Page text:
American Journal of Health Research
Volume 4, Issue 2-1, March 2016, Pages: 44-47

Interprofessionalism in the Literature: A Review of the American Journal of Health Research

Michael T. Kalkbrenner1, Jewel Goodman Shepherd2, Kaprea F. Johnson1, Jill D. Choudhury1, Alyssa Reiter1, Alexandria Russell3

1Counseling & Human Services Department, College of Education, Old Dominion University, Norfolk, United States of America

2School of Community and Environmental Health, College of Health Sciences, Old Dominion University, Norfolk, United States of America

3College of Arts & Letters, Old Dominion University, Norfolk, United States of America

Email address:

(M. T. Kalkbrenner)
(J. G. Shepherd)
(K. F. Johnson)
(J. D. Choudhury)
(A. Reiter)
(A. Russell)

To cite this article:

Michael T. Kalkbrenner, Jewel Goodman Shepherd, Kaprea F. Johnson, Jill D. Choudhury, Alyssa Reiter, Alexandria Russell. Interprofessionalism in the Literature: A Review of the American Journal of Health Research.American Journal of Health Research. Special Issue: Interprofessional Education and Collaboration is a Call for Improvement Across the Board in the Health Sciences. Vol. 4, No. 2-1, 2016, pp. 44-47. doi: 10.11648/j.ajhr.s.2016040201.16

Received: May 13, 2015; Accepted: December 16, 2015; Published: September 3, 2016

Abstract: The purpose of this research brief was to review the available research on collaborative efforts to delivering healthcare in a health research journal. Interprofessional collaboration involves an interdisciplinary working relationship between health care providers to provide multifaceted treatment approaches to better serve clients, better educate students, and more effectively engage professionals. Interprofessional collaborations have been found to provide clients with a higher level of care. Communication about health related information among family members has also been found to promote higher levels of patient care. A search was conducted in the American Journal of Health Research (AJHR) using search terms related to interprofessional collaboration and familial collaboration. Findings indicated that there were benefits to collaborations among professionals and among family members. Results, however, yielded limited publications (n = 3) that were related to interprofessional and familial collaborations in AJHR. Recommendations for future research on interprofessional and familial collaborations are discussed in this research brief.

Keywords: Interprofessional Education, Interprofessional Collaboration, Health Services

1. Introduction

Collaborative approaches to health care emphasize a strength-based approach that involves medical professionals, mental health professionals, and clients working together as a team to provide comprehensive patient care (Unutzer, Harbin, Schoenbaum, & Druss, 2013). Interprofessionality, for example, is an emergent concept that focuses on the development of a cohesive and integrated approach to the delivery of health care. (D’Amour & Oandasan, 2005). Interprofessionalism is a paradigm shift, that emerged from translating theory into practice through joining professionals from a variety of different disciplines using a teamwork approach to providing services (DeMatteo & Reeves, 2013). Interprofessional care is replacing multi-disciplinary models of health care delivery due to a need for efficiency, shared decision-making, and active client participation in service delivery (Orchard, Curran, & Kabene, 2005; Chong, Aslani, & Chen, 2013). Interprofessionalism is an emerging trend in health care due to the increased emphasis on measurable outcomes, best practices, and continuity of care (Irvine, Kerridge, McPhee, & Freeman, 2002; Hettinger & Gwozdek, 2015).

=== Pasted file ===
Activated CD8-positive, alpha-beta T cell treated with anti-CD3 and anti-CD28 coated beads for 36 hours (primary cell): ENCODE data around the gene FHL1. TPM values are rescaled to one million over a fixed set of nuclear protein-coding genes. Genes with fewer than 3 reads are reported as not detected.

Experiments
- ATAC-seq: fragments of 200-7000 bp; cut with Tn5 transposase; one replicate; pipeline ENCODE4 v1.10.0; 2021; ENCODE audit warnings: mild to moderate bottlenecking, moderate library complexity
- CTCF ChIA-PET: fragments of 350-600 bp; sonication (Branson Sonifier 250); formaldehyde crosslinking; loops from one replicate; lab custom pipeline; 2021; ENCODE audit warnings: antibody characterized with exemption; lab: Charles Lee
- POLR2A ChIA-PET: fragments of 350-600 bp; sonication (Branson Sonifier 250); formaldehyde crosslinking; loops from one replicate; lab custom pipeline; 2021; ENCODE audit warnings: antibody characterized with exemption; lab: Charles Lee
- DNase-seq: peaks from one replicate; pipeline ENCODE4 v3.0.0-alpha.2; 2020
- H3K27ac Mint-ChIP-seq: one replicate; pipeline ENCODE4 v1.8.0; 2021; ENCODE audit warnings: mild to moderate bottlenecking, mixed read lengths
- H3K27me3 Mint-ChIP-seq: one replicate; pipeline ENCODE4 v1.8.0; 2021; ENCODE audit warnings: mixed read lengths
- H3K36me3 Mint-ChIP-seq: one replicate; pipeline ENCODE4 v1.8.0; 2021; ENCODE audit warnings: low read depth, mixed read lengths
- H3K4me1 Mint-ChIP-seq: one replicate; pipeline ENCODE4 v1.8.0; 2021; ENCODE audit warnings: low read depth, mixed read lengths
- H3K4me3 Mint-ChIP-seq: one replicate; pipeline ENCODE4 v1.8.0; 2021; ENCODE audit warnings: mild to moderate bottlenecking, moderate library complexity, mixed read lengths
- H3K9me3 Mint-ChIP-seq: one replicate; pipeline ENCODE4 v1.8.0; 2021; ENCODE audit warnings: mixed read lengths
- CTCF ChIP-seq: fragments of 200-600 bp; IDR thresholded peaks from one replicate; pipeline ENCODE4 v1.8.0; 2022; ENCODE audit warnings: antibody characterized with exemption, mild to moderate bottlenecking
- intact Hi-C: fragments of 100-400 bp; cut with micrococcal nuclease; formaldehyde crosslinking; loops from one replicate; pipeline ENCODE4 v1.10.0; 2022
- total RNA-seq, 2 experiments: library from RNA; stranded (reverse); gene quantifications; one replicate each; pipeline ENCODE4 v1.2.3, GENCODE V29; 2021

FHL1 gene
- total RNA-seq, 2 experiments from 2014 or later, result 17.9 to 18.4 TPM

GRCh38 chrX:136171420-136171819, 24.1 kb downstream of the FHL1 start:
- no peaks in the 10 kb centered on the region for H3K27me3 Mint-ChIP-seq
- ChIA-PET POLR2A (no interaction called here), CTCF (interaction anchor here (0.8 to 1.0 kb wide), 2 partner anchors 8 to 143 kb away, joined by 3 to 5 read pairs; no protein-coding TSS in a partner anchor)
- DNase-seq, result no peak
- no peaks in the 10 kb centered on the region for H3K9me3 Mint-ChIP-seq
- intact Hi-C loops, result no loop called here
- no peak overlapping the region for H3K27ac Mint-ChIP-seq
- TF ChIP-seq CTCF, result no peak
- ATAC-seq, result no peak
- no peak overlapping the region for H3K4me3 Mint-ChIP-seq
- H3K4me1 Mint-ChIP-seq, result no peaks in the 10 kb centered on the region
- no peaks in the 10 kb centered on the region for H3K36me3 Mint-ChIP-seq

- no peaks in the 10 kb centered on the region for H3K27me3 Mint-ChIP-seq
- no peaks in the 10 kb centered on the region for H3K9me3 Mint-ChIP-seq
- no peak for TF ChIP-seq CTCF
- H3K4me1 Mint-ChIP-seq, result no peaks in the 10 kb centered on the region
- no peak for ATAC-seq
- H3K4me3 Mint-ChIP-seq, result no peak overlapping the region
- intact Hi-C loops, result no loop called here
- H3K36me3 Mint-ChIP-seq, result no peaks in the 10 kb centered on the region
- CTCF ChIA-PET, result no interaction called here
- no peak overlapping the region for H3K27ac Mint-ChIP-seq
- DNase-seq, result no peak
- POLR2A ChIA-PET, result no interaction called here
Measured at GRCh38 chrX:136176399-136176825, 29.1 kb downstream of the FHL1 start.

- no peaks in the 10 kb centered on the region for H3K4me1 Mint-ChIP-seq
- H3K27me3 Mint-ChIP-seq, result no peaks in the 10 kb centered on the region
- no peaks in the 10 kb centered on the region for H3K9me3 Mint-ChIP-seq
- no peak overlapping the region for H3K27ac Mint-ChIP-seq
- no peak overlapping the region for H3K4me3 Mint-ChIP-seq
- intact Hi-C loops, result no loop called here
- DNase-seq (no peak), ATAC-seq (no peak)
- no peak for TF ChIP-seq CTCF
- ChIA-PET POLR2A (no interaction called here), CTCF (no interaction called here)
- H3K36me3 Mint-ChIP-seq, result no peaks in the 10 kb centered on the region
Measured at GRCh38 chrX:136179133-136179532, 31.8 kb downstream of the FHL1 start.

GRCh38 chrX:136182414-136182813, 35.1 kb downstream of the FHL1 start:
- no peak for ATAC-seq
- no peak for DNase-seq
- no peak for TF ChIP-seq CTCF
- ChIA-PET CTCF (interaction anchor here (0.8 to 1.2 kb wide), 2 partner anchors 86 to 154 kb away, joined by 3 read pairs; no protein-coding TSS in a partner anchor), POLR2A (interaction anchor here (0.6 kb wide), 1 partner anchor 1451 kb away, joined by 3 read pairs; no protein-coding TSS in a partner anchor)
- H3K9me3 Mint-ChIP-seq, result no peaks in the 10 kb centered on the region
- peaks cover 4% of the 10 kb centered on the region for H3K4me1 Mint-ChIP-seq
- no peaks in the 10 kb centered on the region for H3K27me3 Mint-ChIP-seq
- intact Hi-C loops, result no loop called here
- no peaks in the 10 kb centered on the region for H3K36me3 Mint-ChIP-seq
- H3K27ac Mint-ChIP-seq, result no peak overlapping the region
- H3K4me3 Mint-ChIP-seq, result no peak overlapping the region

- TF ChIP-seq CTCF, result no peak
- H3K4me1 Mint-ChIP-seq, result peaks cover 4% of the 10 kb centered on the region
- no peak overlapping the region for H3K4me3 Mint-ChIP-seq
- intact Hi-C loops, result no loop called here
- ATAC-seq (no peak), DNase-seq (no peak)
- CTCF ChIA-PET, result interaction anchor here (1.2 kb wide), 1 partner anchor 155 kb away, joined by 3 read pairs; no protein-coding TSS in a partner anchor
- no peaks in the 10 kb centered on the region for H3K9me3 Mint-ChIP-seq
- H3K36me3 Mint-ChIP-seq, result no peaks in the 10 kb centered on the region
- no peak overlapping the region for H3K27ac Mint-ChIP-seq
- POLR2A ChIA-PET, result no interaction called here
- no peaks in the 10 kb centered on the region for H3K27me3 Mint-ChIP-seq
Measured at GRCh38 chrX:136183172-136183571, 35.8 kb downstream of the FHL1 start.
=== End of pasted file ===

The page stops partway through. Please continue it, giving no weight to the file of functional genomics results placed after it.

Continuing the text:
2. Interprofessional Collaboration (IPC)

Interprofessional Collaboration (IPC) refers to "a partnership between a team of health care professionals and a clients in a participatory, collaborative and coordinated approach to shared decision-making around health and social issues" (Orchard, King, Khalili, & Bezzina, 2012, p. 58). The core concept of interprofessional collaboration is the construction of a respectful and trusting atmosphere among a team of professionals that integrates the perspectives of each discipline into a collective action to address the complexity of clients’ presenting concerns (D’Amour et al., 2005).

The World Health Organization has created a Framework to interprofessionalism (Gilbert, Yan, & Hoffman, 2010). This Framework guides policy-makers in understanding the context of adapting the current health workforce into a collaborative and practice-ready workforce to strengthen the overall health system, improve health outcomes, and provide optimal health services.

While the goals of IPC are broad, a primary objective is to provide patient-centered, cost effective care (Orchard, King, Khalili, & Bezzina, 2012). Another goal of IPC is to discourage a repeat of Garrett Hardin’s tragedy of the commons, an economic theory in which individuals’ actions are motivated by preserving self-interest and in turn, the common ground amongst others was destroyed in the process (Pfeifle & Earnest, 2014).